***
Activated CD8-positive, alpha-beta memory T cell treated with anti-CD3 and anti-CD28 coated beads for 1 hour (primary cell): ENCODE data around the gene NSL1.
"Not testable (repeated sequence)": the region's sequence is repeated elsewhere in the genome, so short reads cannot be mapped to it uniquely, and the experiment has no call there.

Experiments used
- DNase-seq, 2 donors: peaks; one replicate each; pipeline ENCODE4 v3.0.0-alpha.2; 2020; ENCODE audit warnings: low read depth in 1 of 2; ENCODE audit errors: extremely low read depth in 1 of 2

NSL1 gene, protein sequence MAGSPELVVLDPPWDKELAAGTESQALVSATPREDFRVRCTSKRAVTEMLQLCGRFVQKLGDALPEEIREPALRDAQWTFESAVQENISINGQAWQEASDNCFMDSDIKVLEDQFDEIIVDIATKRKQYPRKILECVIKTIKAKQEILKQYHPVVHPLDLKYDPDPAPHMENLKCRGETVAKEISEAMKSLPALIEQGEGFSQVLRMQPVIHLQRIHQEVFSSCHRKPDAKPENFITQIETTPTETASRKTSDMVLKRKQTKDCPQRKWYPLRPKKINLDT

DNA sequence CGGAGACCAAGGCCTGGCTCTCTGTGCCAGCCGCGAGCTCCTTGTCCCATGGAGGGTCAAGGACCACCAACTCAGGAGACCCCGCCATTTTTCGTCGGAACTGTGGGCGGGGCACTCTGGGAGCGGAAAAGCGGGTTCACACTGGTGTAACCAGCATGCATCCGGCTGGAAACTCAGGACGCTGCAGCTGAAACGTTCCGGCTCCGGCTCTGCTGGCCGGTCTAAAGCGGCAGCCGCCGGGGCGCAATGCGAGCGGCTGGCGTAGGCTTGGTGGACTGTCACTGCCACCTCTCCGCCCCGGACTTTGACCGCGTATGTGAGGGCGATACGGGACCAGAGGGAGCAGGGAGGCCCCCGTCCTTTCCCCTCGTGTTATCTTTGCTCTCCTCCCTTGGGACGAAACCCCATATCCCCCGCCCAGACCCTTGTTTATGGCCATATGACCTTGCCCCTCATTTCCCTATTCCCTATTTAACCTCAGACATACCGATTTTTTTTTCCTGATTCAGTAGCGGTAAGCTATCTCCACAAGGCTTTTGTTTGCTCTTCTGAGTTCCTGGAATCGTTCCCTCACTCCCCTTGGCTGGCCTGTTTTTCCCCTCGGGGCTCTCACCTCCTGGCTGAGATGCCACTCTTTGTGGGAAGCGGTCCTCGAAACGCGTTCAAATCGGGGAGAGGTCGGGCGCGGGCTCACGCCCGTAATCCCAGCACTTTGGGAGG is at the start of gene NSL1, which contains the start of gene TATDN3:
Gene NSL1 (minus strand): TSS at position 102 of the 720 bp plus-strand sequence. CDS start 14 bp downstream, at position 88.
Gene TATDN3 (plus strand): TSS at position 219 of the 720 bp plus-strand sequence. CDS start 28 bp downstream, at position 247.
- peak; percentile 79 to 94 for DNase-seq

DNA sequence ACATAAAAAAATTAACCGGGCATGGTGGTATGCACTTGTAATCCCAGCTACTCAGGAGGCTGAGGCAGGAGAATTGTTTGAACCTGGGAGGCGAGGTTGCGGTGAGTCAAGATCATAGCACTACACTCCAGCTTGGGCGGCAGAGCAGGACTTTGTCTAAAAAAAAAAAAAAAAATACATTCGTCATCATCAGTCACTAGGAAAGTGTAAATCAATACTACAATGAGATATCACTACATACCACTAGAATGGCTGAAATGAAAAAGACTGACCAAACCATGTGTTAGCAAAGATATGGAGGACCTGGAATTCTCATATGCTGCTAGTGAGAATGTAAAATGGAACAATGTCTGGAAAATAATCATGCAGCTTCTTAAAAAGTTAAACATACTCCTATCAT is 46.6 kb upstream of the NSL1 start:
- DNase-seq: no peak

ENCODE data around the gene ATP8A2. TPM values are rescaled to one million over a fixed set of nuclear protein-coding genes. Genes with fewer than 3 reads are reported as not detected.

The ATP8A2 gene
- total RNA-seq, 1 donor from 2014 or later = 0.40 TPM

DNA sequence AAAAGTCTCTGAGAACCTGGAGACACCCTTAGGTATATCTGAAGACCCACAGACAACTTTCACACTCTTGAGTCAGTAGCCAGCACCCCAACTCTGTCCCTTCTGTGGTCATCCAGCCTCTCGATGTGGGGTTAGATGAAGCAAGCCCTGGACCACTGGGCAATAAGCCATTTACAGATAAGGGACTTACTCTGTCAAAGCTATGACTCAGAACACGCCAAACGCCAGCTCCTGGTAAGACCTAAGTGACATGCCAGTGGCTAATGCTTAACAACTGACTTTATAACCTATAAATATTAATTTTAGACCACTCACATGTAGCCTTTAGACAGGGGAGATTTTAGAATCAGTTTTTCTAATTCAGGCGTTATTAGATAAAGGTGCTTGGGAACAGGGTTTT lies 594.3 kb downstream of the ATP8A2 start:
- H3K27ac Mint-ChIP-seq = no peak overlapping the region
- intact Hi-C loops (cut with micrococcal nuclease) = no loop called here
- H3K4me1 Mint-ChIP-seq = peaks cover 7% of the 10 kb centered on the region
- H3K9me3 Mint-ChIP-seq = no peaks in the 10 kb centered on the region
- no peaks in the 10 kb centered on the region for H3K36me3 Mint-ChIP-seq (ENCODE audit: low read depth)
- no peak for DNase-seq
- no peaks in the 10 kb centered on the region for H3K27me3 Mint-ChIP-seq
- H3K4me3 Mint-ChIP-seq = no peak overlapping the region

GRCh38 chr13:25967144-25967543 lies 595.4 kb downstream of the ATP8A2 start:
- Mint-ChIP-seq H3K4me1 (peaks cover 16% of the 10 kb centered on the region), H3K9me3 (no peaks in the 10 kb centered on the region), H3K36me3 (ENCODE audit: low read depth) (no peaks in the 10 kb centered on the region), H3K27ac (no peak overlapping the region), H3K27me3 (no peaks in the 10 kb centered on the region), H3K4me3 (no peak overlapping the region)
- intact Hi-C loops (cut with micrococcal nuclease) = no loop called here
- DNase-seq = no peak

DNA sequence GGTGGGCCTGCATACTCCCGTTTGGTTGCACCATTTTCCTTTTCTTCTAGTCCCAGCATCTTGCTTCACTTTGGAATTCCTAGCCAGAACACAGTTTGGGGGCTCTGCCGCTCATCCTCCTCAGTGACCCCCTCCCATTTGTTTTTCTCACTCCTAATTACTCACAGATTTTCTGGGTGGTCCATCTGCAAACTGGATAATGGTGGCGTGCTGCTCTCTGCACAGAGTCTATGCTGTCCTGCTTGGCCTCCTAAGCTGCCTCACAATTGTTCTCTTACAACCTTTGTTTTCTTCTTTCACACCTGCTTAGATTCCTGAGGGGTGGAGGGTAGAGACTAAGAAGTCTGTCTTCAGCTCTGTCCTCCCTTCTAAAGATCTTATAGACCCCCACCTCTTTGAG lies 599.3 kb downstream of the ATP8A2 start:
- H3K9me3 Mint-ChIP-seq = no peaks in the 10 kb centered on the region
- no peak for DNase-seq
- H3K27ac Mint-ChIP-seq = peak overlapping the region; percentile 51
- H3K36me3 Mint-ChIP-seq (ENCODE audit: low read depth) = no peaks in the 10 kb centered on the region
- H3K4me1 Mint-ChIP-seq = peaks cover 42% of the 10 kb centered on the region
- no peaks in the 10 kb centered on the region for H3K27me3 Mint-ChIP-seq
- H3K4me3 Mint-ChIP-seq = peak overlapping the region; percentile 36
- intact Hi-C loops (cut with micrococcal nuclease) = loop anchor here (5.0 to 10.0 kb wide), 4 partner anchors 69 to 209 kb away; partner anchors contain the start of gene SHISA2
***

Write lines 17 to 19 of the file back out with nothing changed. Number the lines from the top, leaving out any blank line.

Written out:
- intact Hi-C loops (cut with micrococcal nuclease) = no loop called here
- H3K4me1 Mint-ChIP-seq = peaks cover 7% of the 10 kb centered on the region
- H3K9me3 Mint-ChIP-seq = no peaks in the 10 kb centered on the region